Swerving wildly from part 1 of the series on driving in Colombo, we approach a common enigma on Colombo roads: coloured lights at intersections. Quaintly called “traffic lights” for some obscure reason. They work because the city aka Colombo Municipal Council (often called the “Municipality”) can miraculously afford to pay for electricity and some form of maintenance.
These lights mean many things to many people. Irrespective of your interpretation, they create their own microcosm of behaviour – mostly dangerous. Having the wrong expectation of how people will respond will get you and others killed or injured.
The key to survival is an understanding of how people might respond to the changing colours. Here’s my take on them based entirely on casual observation with unsubstantiated claims.
GREEN: At intersections or if you are turning into a main road, this light means “watch out for people breaking the red light”. Some people will also interpret this light as a sign to accelerate or honk madly (mostly both). Particularly if you were at a yellow/amber light. The green light is seen a rare institutional acknowledgement of a driver’s right of way. People will die defending it. Some think the almighty green light miraculously removes obstacles in their path such as pedestrians, cross traffic etc. This faith may cause drivers to accelerate suddenly when the green light appears. I suggest you don’t. Proceed forward with utmost vigilance.
YELLOW/AMBER: A sign of impending chaos amidst the usual chaos. A warning to get ready to react to something, anything. If you are stopped at a red light, chances are the lunatics behind you are already honking madly at whoever’ in front of them. If the light was green most people will (subliminally) see this is a signal to step on the gas. Stopping will be the last thing on their minds.
RED: For a seizable number of people this light is meaningless.
However it is advisable to stop because you may collide with cross traffic determined to defend their right of way. People in front or behind you may or may not stop. The colour red is not well perceived by Colombo drivers as a sign to stop (many thanks to Dili for correcting me on this). They keep seeing a YELLOW light long after it has changed to RED. If you are stopping make it clear that you are stopping. The idiots behind you may shocked and disgusted that you had the audacity to stop at a red light. Naturally they will honk psychotically (I know I’ve used “madly” too many times already).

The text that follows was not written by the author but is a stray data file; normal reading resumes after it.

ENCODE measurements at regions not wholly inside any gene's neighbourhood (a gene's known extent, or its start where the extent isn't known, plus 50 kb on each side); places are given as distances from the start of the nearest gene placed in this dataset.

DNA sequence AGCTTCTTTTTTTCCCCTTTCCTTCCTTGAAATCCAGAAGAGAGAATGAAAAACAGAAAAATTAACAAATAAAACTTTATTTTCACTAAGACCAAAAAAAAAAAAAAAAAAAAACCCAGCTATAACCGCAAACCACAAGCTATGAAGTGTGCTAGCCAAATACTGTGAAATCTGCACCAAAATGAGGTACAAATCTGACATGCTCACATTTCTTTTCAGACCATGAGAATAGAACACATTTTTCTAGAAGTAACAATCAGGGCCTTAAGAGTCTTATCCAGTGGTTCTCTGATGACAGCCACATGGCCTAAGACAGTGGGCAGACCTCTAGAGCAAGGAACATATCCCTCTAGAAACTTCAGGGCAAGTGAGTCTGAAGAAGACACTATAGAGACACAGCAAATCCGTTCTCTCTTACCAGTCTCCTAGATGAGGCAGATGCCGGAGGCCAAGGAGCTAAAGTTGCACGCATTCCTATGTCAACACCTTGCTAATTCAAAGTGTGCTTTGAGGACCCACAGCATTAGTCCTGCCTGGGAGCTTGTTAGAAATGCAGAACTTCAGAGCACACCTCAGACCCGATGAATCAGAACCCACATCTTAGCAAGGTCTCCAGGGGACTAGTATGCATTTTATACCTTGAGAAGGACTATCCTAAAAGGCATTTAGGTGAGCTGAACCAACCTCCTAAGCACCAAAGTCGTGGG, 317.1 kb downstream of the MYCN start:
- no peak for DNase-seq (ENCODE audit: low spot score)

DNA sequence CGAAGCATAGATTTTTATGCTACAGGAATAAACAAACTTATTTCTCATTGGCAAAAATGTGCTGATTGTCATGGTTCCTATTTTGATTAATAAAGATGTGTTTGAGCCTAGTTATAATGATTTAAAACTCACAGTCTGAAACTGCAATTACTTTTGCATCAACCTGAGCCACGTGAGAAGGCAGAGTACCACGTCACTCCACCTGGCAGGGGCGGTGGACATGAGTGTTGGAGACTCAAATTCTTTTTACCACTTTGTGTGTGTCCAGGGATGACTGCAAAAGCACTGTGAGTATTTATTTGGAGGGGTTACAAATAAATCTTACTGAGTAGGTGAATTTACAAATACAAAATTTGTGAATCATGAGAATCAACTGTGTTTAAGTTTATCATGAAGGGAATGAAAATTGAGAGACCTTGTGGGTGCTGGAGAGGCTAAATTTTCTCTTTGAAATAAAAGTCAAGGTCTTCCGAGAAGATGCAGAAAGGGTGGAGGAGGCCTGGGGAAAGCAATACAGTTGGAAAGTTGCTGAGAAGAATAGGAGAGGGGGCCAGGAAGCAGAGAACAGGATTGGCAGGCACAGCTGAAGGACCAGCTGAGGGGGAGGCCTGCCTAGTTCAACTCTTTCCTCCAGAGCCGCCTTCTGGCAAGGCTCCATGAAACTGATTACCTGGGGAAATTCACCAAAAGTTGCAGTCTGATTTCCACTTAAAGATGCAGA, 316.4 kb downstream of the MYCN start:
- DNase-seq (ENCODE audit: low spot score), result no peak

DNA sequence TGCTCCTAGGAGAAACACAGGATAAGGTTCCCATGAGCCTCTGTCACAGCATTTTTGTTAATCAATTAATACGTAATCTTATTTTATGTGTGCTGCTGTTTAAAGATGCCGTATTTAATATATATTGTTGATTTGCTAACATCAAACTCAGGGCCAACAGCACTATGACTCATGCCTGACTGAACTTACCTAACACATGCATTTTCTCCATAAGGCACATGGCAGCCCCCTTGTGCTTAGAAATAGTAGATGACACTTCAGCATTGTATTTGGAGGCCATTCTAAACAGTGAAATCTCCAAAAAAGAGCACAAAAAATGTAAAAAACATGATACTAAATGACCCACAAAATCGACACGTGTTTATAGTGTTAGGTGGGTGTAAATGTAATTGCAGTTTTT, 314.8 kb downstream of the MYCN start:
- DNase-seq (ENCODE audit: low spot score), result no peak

The duration of each light varies according to the road you are on. At some, the green light stays on for only a few seconds infuriating everyone. Thankfully during rush hour the traffic police takes over and everyone ignores the light. Legally. If the police person directing the traffic knows what they are doing everything flows smoothly. Thankfully our morning commute is the hands of a very capable master in khaki who also has a faithful apprentice. The day neither of them show up its chaos and I’m late for work. But then so is everyone else.
Charging through a RED light has its downsides besides getting killed or maimed. It will also give the gents in Khaki cause to stop you and issue strange pieces of paper in exchange for your drivers licence. This does not apply if you are a politician, a politician’s gang member or organised crime figure (yes the distinctions between the three are fuzzy but humour me). The real punishment for getting a traffic fine is having to waste your time running between police stations and the post office than the piddling fine you’ll have to pay. Well maybe not so piddling with inflation.
As with the rest of the highway code, not everyone shares my interpretation of traffic lights. These ideological deviants are too willing to roll the dice and charge the red light. With the mad hope of getting somewhere a few seconds earlier. What’s the point they’ll get late anyway. Getting killed/injured is a sure fire way to miss an appointment.
Being a tolerant soul I won’t get in their way. Just be careful when that light turn what ever colour. Realise that you are in a battle field – the only difference is that you have half a chance to dodge the bullets if you are alert. Perhaps this is why I love Colombo traffic jams. Its a great way to stop those speed demons. But that’s another story.
Drive safe out there.